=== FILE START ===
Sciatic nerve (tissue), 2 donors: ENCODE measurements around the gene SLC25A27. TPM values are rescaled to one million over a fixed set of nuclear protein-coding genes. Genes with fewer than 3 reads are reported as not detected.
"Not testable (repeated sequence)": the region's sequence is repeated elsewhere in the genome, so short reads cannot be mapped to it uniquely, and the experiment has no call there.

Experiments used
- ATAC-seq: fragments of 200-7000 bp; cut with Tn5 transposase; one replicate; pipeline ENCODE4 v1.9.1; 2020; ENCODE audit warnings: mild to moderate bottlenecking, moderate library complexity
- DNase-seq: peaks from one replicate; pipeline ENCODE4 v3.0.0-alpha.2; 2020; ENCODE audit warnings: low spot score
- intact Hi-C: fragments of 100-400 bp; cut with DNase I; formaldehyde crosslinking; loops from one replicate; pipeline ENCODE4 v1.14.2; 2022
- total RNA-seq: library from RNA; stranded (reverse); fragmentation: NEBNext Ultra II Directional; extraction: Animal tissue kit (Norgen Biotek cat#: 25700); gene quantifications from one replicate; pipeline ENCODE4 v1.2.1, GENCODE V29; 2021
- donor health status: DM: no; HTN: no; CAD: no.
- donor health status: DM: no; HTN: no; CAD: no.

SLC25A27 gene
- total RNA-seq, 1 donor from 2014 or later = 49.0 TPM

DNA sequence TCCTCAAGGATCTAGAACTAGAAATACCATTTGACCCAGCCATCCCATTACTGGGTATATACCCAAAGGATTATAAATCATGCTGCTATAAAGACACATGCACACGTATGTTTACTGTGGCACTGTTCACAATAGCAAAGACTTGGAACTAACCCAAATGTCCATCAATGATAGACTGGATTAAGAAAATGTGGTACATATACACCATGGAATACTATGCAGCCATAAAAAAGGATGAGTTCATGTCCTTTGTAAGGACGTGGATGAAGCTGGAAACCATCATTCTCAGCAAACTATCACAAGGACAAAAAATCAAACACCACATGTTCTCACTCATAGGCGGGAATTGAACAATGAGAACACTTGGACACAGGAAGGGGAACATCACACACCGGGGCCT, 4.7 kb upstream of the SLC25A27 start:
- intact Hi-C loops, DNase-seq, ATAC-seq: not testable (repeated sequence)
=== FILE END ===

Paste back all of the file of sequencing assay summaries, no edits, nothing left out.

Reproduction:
Sciatic nerve (tissue), 2 donors: ENCODE measurements around the gene SLC25A27. TPM values are rescaled to one million over a fixed set of nuclear protein-coding genes. Genes with fewer than 3 reads are reported as not detected.
"Not testable (repeated sequence)": the region's sequence is repeated elsewhere in the genome, so short reads cannot be mapped to it uniquely, and the experiment has no call there.

Experiments used
- ATAC-seq: fragments of 200-7000 bp; cut with Tn5 transposase; one replicate; pipeline ENCODE4 v1.9.1; 2020; ENCODE audit warnings: mild to moderate bottlenecking, moderate library complexity
- DNase-seq: peaks from one replicate; pipeline ENCODE4 v3.0.0-alpha.2; 2020; ENCODE audit warnings: low spot score
- intact Hi-C: fragments of 100-400 bp; cut with DNase I; formaldehyde crosslinking; loops from one replicate; pipeline ENCODE4 v1.14.2; 2022
- total RNA-seq: library from RNA; stranded (reverse); fragmentation: NEBNext Ultra II Directional; extraction: Animal tissue kit (Norgen Biotek cat#: 25700); gene quantifications from one replicate; pipeline ENCODE4 v1.2.1, GENCODE V29; 2021
- donor health status: DM: no; HTN: no; CAD: no.
- donor health status: DM: no; HTN: no; CAD: no.

SLC25A27 gene
- total RNA-seq, 1 donor from 2014 or later = 49.0 TPM

DNA sequence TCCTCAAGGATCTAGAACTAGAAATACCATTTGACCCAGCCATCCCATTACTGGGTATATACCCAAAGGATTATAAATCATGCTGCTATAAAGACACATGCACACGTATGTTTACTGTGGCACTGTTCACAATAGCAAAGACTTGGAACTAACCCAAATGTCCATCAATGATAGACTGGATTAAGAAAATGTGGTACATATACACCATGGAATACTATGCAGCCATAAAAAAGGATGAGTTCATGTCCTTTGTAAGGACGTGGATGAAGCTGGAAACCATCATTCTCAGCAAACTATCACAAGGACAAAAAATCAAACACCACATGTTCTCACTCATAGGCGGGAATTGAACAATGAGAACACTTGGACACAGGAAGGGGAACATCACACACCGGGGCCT, 4.7 kb upstream of the SLC25A27 start:
- intact Hi-C loops, DNase-seq, ATAC-seq: not testable (repeated sequence)